As you will know, I’m currently on holiday in Orlando so I thought that the recipes I post whilst I’m there should be reflective of the kind of food I love to eat when I’m there.
This recipe for pecan pie muffins is so quick and simple, and uses very few ingredients. The method is a little unorthodox for me, but I went with it and the result was just fine!
This made 20 mini muffins. I’ll mention here, that the size difference between a muffin in the UK and a muffin in the US is different, so I just went with it and made the amount that the batter gave me. The recipe states it’s 8 muffins. I made 20 mini muffins. I suspect mine were mini cupcake size.
I set the oven to 160c (fan) and buttered a silicone tray in preparation for the batter. Then I chopped the pecans.
In a medium bowl I mixed the dry ingredients together: 1 cup of packed (pressed down) light brown sugar, 1/2 cup of plain flour, and 2 cups of chopped pecans.
Now, with cake batters, I’m used to creaming the butter and sugar together to start with and then adding the rest of the dry ingredients. Then when you add the eggs, there’s no curdling and everything is smooth. The next step in this recipe was to ‘beat’ 2/3 cup of softened butter and 2 beaten eggs, together.
I honestly don’t know how to do this. Everything’s too wet and slippery to ‘beat’ together. I ended up with this:
At which point I gave up and gradually added the dry ingredients into the wet, beating fast to try to prevent curdling.
If you look closely, you can see this still curdled a bit. But usually this will right itself in the oven anyway, so I just carried on.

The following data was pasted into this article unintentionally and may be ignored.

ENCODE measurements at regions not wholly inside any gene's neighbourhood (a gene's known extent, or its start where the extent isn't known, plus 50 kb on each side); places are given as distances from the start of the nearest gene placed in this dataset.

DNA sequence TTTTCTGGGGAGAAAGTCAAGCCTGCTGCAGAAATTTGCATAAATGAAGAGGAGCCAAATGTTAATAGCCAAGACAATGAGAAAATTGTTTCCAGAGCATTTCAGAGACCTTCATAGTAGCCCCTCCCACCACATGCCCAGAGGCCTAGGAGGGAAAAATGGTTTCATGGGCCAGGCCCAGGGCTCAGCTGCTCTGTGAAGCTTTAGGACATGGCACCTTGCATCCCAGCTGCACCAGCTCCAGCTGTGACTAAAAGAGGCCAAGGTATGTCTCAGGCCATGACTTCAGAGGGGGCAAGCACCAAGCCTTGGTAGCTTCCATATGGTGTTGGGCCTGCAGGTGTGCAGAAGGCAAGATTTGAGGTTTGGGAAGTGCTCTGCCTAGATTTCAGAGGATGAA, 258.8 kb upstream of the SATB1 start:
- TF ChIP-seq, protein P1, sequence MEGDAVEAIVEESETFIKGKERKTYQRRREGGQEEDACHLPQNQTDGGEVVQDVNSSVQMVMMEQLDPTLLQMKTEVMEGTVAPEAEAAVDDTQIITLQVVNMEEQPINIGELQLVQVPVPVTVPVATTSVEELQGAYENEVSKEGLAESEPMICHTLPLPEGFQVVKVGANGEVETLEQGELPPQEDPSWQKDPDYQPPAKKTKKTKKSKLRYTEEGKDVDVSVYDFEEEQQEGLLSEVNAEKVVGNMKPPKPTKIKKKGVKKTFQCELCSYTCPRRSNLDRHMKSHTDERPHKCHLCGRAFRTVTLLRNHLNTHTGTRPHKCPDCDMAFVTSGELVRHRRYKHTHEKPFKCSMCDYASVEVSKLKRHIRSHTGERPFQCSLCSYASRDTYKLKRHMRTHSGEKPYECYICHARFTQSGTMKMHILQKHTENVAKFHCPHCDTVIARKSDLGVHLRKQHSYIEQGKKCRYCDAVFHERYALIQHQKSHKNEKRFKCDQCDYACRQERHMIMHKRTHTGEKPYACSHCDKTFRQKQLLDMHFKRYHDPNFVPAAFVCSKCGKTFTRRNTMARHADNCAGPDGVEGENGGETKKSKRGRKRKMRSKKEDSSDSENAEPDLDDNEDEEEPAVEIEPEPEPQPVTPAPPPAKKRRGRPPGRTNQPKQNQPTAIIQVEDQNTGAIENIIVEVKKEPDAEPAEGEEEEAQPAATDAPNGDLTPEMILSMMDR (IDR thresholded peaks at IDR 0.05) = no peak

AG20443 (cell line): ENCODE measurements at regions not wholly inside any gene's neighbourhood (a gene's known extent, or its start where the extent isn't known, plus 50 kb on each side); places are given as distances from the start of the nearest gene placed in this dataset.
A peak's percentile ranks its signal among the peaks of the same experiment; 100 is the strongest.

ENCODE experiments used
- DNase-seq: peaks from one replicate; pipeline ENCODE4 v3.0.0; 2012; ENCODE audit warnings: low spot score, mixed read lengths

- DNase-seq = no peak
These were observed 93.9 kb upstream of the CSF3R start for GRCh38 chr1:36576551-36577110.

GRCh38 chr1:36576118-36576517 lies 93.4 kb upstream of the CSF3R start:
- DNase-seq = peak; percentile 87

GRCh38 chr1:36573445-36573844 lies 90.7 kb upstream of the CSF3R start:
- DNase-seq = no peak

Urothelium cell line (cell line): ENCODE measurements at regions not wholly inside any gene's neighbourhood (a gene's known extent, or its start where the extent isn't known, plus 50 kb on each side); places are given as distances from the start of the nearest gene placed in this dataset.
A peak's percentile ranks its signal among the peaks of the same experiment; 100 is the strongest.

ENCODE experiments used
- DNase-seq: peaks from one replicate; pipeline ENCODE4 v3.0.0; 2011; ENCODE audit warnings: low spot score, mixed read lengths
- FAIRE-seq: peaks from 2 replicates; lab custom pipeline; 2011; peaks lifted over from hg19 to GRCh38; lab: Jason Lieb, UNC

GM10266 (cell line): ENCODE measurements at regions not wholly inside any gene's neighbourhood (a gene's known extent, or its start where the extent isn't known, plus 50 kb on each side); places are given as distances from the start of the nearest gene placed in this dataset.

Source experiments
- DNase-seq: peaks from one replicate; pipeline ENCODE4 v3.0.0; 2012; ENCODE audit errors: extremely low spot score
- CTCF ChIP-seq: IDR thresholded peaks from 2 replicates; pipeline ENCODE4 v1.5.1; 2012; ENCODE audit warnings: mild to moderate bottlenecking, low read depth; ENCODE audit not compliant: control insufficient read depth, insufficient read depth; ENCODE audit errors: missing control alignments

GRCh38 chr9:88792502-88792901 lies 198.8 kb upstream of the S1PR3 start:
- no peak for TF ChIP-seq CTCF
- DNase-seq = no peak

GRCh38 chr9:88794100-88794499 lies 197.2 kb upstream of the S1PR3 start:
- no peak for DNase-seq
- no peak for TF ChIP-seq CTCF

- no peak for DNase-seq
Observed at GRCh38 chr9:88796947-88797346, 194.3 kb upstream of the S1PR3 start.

I spooned the batter into the cups. The recipe stated to fill each cup 2/3 full. I clearly ignored this and just put a load in each one…
This then went into the oven for 15 minutes, until a toothpick came out clean when inserted into the middle of the muffins.
I left these to cool a little for a few minutes, before popping them out of the tray (I love these silicone trays!) and left them to cool entirely.
Once cooled it was time to try them!
Because these were called ‘Pecan Pie’ muffins, I expected them to be a bit sweeter, which is the main reason I made them as mini muffins instead of standard size. But they were really very tasty despite this.
The cake was a little dense, but still light. The denseness probably due to the method of making the batter. The pecans offered a lovely crunch and additional sweetness to the muffin.
These were quick, easy and tasty! They might be a little better with some kind of maple glaze on top.
I give this recipe 6/10
When you read this I’ll be on holiday in Orlando, so I thought this week’s recipe should be reflective of this.
Here in good ole Blighty when we think of Chinese takeaway, we think Sweet & Sour Chicken. But in the US I’ve never seen Sweet & Sour Chicken. It seems their equivalent is Orange Chicken, which is so very similar but with a sweet citrusy edge.
Since we’re trying to eat a little less meat, at home, I saw this recipe and knew I wanted to try it out! This recipe serves two people and was super quick and easy to make.